Placenta Accreta Overlying a Caesarean Section Scar: A 10-Year Experience in a Tertiary-Care Centre in Portugal

Margarida Cal, Carla Nunes, Nuno Clode, Diogo Ayres-de-Campos

Abstract


Introduction: Placenta accreta spectrum disorders are among the leading causes of maternal morbidity and mortality and their prevalence is likely to increase in the future. The risk of placenta accreta spectrum disorders is highest in cases of placenta previa overlying a previous cesarean section scar. Few studies have evaluated placenta accreta spectrum disorders in Portugal. The aim of this study was to review the cases of placenta accreta spectrum overlying a cesarean section scar managed in a Portuguese tertiary center over the last decade.
Material and Methods: Retrospective, cross-sectional study, with data collected from hospital databases. Only cases with histopathological confirmation of placenta accreta spectrum were included.
Results: During the study period, 15 cases of placenta accreta spectrum overlying a cesarean section scar were diagnosed (prevalence 0.6/1000). All cases were diagnosed antenatally. A transverse cesarean section was present in all cases; 13 were managed by a scheduled multidisciplinary approach, while two required emergent management. Total or subtotal hysterectomy was performed in 12 cases. There were no cases of maternal or neonatal death. Histopathological evaluation confirmed nine cases of placenta accreta, three cases of placenta increta and three cases of placenta percreta.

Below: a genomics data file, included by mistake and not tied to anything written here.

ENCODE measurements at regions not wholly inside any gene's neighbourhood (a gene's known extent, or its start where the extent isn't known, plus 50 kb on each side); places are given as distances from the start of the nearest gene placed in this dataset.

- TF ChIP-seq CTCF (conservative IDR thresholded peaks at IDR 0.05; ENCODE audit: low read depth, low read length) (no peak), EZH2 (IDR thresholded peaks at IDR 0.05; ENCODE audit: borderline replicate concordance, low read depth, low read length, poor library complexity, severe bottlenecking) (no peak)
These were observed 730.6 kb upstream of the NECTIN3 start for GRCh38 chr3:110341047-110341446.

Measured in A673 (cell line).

Discussion: Early antenatal diagnosis is important for a programmed multidisciplinary management of these cases, which may reduce potential morbidity and mortality and ensure better obstetric outcomes.
Conclusion: This case series of placenta accreta spectrum overlying a cesarean section scar reports the reality of a tertiary-care perinatal center in Portugal, in which no maternal or neonatal mortality due to placenta accreta spectrum was registered over the last decade; this may be attributed to prenatal diagnosis and a coordinated multidisciplinary team approach.


Keywords


Placenta Diseases; Placenta Accreta; Portugal

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